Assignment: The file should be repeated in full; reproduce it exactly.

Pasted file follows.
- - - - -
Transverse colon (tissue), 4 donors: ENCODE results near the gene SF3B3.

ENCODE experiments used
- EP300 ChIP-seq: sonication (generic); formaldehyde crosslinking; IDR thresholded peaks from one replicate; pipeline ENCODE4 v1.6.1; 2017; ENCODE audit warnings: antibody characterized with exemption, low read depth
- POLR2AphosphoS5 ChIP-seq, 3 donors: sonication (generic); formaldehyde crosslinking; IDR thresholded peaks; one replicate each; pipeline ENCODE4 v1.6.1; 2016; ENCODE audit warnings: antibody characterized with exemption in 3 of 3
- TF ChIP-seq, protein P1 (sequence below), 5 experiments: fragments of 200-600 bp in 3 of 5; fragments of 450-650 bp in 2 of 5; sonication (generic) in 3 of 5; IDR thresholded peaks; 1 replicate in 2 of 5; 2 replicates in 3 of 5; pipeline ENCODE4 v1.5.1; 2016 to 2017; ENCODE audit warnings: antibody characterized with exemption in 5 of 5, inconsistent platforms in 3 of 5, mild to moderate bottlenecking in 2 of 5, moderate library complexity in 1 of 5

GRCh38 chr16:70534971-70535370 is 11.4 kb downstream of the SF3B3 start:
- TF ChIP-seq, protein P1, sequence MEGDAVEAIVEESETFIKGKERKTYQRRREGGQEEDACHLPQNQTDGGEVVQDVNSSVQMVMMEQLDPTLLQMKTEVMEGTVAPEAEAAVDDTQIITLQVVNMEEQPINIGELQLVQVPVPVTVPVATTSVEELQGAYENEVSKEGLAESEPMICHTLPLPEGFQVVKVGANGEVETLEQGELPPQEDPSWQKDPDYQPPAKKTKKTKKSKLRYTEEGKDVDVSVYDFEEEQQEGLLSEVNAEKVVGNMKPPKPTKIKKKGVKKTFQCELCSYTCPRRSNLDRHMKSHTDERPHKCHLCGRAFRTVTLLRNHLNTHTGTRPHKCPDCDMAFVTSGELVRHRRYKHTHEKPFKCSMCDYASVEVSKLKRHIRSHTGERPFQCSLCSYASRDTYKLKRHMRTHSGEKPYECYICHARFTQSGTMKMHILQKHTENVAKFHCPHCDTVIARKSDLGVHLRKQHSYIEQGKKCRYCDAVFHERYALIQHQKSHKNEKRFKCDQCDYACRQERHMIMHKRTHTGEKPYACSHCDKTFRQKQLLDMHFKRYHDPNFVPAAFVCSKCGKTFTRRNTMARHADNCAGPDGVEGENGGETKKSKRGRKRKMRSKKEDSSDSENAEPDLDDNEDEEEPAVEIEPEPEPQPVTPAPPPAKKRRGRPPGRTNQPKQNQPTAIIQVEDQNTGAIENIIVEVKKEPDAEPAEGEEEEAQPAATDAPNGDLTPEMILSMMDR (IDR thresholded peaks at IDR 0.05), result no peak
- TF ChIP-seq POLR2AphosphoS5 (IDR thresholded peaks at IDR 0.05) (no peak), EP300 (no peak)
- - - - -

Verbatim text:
Transverse colon (tissue), 4 donors: ENCODE results near the gene SF3B3.

ENCODE experiments used
- EP300 ChIP-seq: sonication (generic); formaldehyde crosslinking; IDR thresholded peaks from one replicate; pipeline ENCODE4 v1.6.1; 2017; ENCODE audit warnings: antibody characterized with exemption, low read depth
- POLR2AphosphoS5 ChIP-seq, 3 donors: sonication (generic); formaldehyde crosslinking; IDR thresholded peaks; one replicate each; pipeline ENCODE4 v1.6.1; 2016; ENCODE audit warnings: antibody characterized with exemption in 3 of 3
- TF ChIP-seq, protein P1 (sequence below), 5 experiments: fragments of 200-600 bp in 3 of 5; fragments of 450-650 bp in 2 of 5; sonication (generic) in 3 of 5; IDR thresholded peaks; 1 replicate in 2 of 5; 2 replicates in 3 of 5; pipeline ENCODE4 v1.5.1; 2016 to 2017; ENCODE audit warnings: antibody characterized with exemption in 5 of 5, inconsistent platforms in 3 of 5, mild to moderate bottlenecking in 2 of 5, moderate library complexity in 1 of 5

GRCh38 chr16:70534971-70535370 is 11.4 kb downstream of the SF3B3 start:
- TF ChIP-seq, protein P1, sequence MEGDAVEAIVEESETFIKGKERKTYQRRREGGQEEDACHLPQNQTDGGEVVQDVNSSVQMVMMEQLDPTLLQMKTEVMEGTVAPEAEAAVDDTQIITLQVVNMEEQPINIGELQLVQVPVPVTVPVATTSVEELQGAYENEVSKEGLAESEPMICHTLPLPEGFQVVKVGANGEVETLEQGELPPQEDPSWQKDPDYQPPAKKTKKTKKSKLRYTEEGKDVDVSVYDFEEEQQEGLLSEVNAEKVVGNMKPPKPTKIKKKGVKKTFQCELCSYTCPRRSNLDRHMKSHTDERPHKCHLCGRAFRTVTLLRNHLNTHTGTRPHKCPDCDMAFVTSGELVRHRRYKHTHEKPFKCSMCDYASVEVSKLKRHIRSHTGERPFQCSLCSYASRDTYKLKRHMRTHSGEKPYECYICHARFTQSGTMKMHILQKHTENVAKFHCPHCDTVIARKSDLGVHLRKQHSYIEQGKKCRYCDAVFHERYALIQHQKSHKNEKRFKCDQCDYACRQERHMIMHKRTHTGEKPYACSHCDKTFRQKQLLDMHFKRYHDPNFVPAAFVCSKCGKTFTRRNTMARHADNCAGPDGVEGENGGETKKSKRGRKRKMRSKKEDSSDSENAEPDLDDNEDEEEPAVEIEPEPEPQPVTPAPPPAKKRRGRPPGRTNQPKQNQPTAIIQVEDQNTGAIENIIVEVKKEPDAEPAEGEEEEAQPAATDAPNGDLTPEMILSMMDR (IDR thresholded peaks at IDR 0.05), result no peak
- TF ChIP-seq POLR2AphosphoS5 (IDR thresholded peaks at IDR 0.05) (no peak), EP300 (no peak)